Commercial adoption of 5G wireless communication technology is driving new infrastructure designs for the projected increase in the number of base stations. These units operate at wide frequency ranges and are situated closer together to provide optimal connectivity. Key trends affecting these designs include the increasing complexity of centralized base stations, many of which will incorporate beamforming massive multiple-input, multiple-output (MIMO) antennas that use not only the low-frequency Sub-6 GHz band, but also the high-frequency millimeter wave spectrum.
Another factor is the need for new printed circuit board (PCB) designs that can handle broad 5G frequencies while minimizing signal loss. Ultimately, as 5G adoption accelerates, the industry will need new solutions that help reduce the time, effort and risk involved in installing base stations.
Benefits of Specialty Polymers for 5G
As engineers create new designs for 5G base station antennas, circuit boards and other system components, they are utilizing new high-performance specialty polymers that can achieve stable RF quality, low system cost and high productivity for these components. These materials include high-temperature thermoplastics such as polyphenylene sulfide (PPS), liquid crystal polymers (LCPs) and fluoropolymers.
In addition to excellent, stable dielectric properties that become more critical at 5G’s high-frequency bands, these polymers offer performance advantages such as thermal and dimensional stability, chemical resistance, inherent flame retardance (FR) and RF transparency. They also deliver the design and processing benefits typically associated with specialty plastics:
- Greater freedom to design complex shapes, incorporate thin-wall geometries and consolidate parts
- Lower weight vs. metal for easier handling and installation
- Ability to boost productivity and drive down system costs through high-speed, high-volume injection molding
Polyphenylene Sulfide (PPS) Replaces Metal
For base stations, Solvay’s Ryton® PPS resin can enable part integration between the antenna substrate (PCB) and oscillator, dipole, filter, duplexer and other components to simplify design and production. For example, a selectively plated Ryton® part may integrate the PCB, oscillator and the holders or fasteners. This part consolidation avoids the need for, and cost associated with, assembling separate components into the application. For further simplicity, a fully metallized Ryton® PPS part can replace the metal filters (see image).
Metallized Ryton® PPS resin can replace metals such as aluminum to ensure reliable signal transmission with very little loss of signal power, while reducing infrastructure weight to facilitate easier base station installation. This material features a very low coefficient of linear thermal expansion (CLTE) to minimize stress during metallization and optimize signal stability. An ultra-low CLTE across a wide range of operating temperatures is also important for reliable RF transmissions over time (see image).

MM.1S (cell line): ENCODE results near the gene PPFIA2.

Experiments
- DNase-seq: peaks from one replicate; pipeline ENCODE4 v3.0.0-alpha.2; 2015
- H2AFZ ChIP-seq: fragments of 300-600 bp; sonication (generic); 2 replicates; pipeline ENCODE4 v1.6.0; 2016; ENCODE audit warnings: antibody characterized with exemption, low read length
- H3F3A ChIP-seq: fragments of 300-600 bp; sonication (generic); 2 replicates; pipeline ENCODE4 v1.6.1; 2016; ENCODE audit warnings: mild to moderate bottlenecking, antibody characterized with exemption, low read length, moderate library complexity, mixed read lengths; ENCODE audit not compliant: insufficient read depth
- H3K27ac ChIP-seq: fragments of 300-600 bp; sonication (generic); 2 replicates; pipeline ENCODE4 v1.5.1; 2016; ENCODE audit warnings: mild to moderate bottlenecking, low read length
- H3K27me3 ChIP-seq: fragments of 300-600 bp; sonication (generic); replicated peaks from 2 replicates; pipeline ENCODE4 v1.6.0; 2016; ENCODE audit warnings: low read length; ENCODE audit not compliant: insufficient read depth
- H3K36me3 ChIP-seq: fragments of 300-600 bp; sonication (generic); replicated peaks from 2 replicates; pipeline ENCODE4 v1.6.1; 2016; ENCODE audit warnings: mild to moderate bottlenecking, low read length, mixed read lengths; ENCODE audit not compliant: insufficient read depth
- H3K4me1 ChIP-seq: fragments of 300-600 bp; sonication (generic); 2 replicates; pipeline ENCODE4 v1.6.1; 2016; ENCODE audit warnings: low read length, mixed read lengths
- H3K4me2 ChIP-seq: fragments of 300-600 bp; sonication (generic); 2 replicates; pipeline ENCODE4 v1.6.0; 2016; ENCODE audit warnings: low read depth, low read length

The semi-crystalline PPS polymer offers exceptional dimensional stability for precision-molded components exposed to prolonged, high-temperature service conditions. It also provides excellent resistance to harsh chemicals and inherent flame retardance without the need for additives.
Solvay’s Xydar® LCP is a reinforced resin that features excellent flow properties. It can be injection molded to create thin-wall components and provides outstanding strength at extreme temperatures up to 300°C (572 °F). Xydar® LCP resin is inherently flame retardant, transparent to microwave signals and resistant to virtually all chemicals. Compared to PPS, Xydar® LCP provides improved dielectric performance for future high-frequency radio component design.
Select grades of Ryton® PPS and Xydar® LCP were specifically developed to address the requirements of low loss tangents and high dimensional stability at long-term, high working temperatures. Both are compatible with existing industrial metallization processes. These materials are formulated to deliver stable dielectric performance, including dissipation factor (Df) and dielectric constant (Dk) properties, while maintaining a high level of dimensional stability and flowability (see image).
While the public spotlight is on 5G’s promised high speeds, behind the scenes are many practical considerations for delivering on this next generation of wireless networking. One key enabler will be the thousands of base stations needed to optimize connectivity. Efficiently deploying these stations depends in large part on advanced materials that can streamline design, manufacturing and installation, while providing consistent performance in challenging environments. High-performance thermoplastics offer important advantages over traditional metal and commodity resins and are expected to play a key role in the successful transition to 5G technology.